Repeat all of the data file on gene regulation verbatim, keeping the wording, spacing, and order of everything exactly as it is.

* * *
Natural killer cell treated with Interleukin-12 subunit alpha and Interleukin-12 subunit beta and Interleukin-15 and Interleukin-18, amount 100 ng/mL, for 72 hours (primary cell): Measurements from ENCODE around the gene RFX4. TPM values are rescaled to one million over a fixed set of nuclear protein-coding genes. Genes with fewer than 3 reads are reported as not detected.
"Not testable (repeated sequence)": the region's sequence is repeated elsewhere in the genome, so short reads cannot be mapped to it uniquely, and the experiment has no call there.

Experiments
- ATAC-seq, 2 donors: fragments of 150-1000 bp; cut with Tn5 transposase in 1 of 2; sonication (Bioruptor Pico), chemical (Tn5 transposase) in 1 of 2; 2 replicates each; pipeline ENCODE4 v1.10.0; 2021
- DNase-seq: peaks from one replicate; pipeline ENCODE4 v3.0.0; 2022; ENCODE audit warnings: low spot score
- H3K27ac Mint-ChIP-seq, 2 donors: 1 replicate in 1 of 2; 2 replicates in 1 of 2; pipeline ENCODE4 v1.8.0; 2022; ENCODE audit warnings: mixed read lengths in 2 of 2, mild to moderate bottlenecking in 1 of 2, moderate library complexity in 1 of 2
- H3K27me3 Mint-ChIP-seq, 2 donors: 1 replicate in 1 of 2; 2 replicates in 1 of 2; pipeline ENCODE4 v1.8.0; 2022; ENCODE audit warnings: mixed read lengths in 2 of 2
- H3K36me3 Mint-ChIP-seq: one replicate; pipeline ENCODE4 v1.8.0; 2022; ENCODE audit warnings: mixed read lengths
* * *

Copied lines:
Natural killer cell treated with Interleukin-12 subunit alpha and Interleukin-12 subunit beta and Interleukin-15 and Interleukin-18, amount 100 ng/mL, for 72 hours (primary cell): Measurements from ENCODE around the gene RFX4. TPM values are rescaled to one million over a fixed set of nuclear protein-coding genes. Genes with fewer than 3 reads are reported as not detected.
"Not testable (repeated sequence)": the region's sequence is repeated elsewhere in the genome, so short reads cannot be mapped to it uniquely, and the experiment has no call there.

Experiments
- ATAC-seq, 2 donors: fragments of 150-1000 bp; cut with Tn5 transposase in 1 of 2; sonication (Bioruptor Pico), chemical (Tn5 transposase) in 1 of 2; 2 replicates each; pipeline ENCODE4 v1.10.0; 2021
- DNase-seq: peaks from one replicate; pipeline ENCODE4 v3.0.0; 2022; ENCODE audit warnings: low spot score
- H3K27ac Mint-ChIP-seq, 2 donors: 1 replicate in 1 of 2; 2 replicates in 1 of 2; pipeline ENCODE4 v1.8.0; 2022; ENCODE audit warnings: mixed read lengths in 2 of 2, mild to moderate bottlenecking in 1 of 2, moderate library complexity in 1 of 2
- H3K27me3 Mint-ChIP-seq, 2 donors: 1 replicate in 1 of 2; 2 replicates in 1 of 2; pipeline ENCODE4 v1.8.0; 2022; ENCODE audit warnings: mixed read lengths in 2 of 2
- H3K36me3 Mint-ChIP-seq: one replicate; pipeline ENCODE4 v1.8.0; 2022; ENCODE audit warnings: mixed read lengths